It’s been clear for some time that endometriosis may affect your ability to become pregnant. Recent studies also note a higher incidence of miscarriage and ectopic pregnancy among women with this often painful and perplexing condition. Thankfully, rapid advances in medical technology have provided many effective treatment options for endometriosis.
Darin Swainston, MD, FACOG, is a well-known and nationally respected OB/GYN specialist who uses minimally invasive, robotic-assisted surgery to help you successfully manage the symptoms and fertility concerns associated with endometriosis. He’s used his medical expertise and training to serve patients in the Las Vegas area for more than 20 years. Here, he shares his insight about endometriosis and how it may affect your future pregnancies.
The tissue lining your uterus is called the endometrium. This is the area that swells and fills with blood and other nutrients that a fertilized embryo needs to grow and develop. If you don’t become pregnant, the unused tissue and blood is shed during your menstrual period.
Endometriosis occurs when endometrial tissue implants itself outside of the uterus. This displaced tissue most often grows on the outer surface of your uterus, ovaries, and fallopian tubes. It can also develop on the vagina, cervix, and other organs within your pelvic region but very rarely occurs in other parts of the body.
The implanted tissue associated with endometriosis continues to respond to the hormonal changes you experience during your menstrual cycle. It goes through a period of growth and then sheds unused blood and nutrients into the surrounding tissues. This activity often causes the same cramping pain you experience during your period.
Over time, endometriosis can cause the formation of scar tissue in your pelvic region. This creates additional pain and can eventually block structures needed for reproduction, such as your fallopian tubes. It’s estimated that 11% or more of American women between the ages of 15 and 44 have endometriosis.
You may not even realize you have endometriosis. Some women experience very few symptoms and have no problems with fertility or moving through a healthy pregnancy.
Many women, however, experience significant problems with endometriosis. Pain is the most commonly reported symptom; women often describe it as extremely painful menstrual cramps that worsen over time. Endometriosis can also cause pain during or after sexual intercourse, long-term (chronic) back and pelvic pain, and spotting or bleeding between your periods.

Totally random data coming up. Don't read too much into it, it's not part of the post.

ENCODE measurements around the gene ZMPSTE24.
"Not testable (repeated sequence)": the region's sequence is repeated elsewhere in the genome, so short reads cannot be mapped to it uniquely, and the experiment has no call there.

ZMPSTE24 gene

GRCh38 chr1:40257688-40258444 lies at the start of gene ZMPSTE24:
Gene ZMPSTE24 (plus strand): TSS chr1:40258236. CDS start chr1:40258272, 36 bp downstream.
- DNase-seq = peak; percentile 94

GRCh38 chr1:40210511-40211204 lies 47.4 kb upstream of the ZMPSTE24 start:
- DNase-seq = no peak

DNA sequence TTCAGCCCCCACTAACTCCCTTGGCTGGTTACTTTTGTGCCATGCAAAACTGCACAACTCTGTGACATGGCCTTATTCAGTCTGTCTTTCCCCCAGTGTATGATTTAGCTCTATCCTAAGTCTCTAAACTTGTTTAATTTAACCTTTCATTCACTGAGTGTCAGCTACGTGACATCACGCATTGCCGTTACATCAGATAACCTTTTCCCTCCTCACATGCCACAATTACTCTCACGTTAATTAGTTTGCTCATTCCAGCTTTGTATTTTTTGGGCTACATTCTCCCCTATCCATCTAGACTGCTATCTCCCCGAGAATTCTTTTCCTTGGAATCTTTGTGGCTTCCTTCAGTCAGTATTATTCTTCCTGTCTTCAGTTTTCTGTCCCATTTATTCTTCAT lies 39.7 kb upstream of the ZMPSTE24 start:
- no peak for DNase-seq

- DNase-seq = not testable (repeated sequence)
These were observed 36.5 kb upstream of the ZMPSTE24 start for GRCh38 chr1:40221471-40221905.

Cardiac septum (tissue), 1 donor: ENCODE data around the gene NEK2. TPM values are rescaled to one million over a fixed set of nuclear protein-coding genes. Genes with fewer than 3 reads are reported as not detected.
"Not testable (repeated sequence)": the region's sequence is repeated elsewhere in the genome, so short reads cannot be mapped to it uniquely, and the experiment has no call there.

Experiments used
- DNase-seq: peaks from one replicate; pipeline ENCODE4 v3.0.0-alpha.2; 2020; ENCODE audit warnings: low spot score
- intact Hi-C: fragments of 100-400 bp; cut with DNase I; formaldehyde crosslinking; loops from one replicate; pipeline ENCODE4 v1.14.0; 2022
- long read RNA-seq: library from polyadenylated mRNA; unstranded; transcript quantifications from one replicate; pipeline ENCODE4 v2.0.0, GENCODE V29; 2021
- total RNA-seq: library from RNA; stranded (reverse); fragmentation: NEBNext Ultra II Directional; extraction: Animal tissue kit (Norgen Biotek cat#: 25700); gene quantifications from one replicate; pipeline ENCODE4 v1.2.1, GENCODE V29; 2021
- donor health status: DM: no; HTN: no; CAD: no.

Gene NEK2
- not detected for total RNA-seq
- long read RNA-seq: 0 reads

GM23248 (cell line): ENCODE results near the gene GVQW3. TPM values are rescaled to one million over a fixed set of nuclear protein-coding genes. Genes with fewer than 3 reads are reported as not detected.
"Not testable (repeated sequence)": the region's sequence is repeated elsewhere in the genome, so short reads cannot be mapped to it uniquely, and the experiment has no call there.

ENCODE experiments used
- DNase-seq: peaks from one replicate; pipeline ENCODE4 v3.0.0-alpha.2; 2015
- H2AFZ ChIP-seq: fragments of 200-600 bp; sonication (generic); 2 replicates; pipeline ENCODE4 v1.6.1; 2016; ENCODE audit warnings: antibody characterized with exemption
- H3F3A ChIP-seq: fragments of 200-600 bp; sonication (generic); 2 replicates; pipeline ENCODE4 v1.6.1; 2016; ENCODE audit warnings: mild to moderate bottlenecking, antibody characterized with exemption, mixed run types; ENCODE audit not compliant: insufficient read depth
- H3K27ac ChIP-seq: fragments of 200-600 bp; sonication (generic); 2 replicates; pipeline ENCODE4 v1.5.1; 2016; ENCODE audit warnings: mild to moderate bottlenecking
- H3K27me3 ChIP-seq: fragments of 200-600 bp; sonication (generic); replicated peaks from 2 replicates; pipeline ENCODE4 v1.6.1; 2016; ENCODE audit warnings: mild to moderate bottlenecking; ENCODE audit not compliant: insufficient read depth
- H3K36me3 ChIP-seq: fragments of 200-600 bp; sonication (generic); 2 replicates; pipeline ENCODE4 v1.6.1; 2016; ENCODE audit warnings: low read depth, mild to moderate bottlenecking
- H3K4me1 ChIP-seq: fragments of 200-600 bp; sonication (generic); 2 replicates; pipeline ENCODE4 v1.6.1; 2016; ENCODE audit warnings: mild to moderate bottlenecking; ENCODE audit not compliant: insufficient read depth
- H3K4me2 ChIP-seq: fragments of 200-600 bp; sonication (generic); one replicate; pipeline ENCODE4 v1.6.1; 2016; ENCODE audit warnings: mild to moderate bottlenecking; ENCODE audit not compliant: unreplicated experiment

You may also note abdominal bloating and problems with constipation or painful bowel movements. About half of the women who have endometriosis also have fertility issues.
An extensive study presented at the European Society of Human Reproduction and Embryology in 2015 noted that women with endometriosis are at a greater risk of experiencing miscarriage or an ectopic pregnancy.
The study indicated that of the 5,375 pregnant women with endometriosis who participated in the study, compared to 8,280 pregnant women without endometriosis, the risk of miscarriage was 76% higher and the risk of ectopic pregnancy was three times greater in women with endometriosis.
It’s believed that the inflammation and structural changes associated with endometriosis may affect your ability to carry a pregnancy to full term. For instance, endometriosis can alter the shape of your uterus and make it difficult for an embryo to develop normally. Scar tissue (adhesions) can block the natural course of a fertilized egg and result in an ectopic pregnancy.
Many women with endometriosis who are not interested in becoming pregnant often respond well to treatment with hormonal birth control medication that regulates your natural estrogen production.
If you’re interested in becoming pregnant or do not respond well to medical therapy for endometriosis, I often recommend surgery to remove misplaced endometrial tissue and adhesions that have developed in the pelvic region.
The robotic-assisted techniques I use for this type of surgery enhance the precision necessary to remove the endometrial tissue from your fallopian tubes, ovaries, or other involved areas without damaging delicate reproductive structures in the process.
The minimally invasive nature of the surgery, which requires just a few small incisions, also leads to quicker recovery times and lower risks of bleeding and other complications during the procedure.
Many women with endometriosis can carry a pregnancy to full term and deliver a healthy baby. If you’re pregnant and have a diagnosis of endometriosis, however, I do recommend very careful monitoring throughout your pregnancy. This may include additional ultrasounds, lab studies, and doctor visits to ensure your pregnancy is proceeding without complications.
While there’s no real cure for endometriosis, advances in medical technology and improved surgical techniques have greatly increased the odds of successfully managing your symptoms and helping you experience a healthy pregnancy.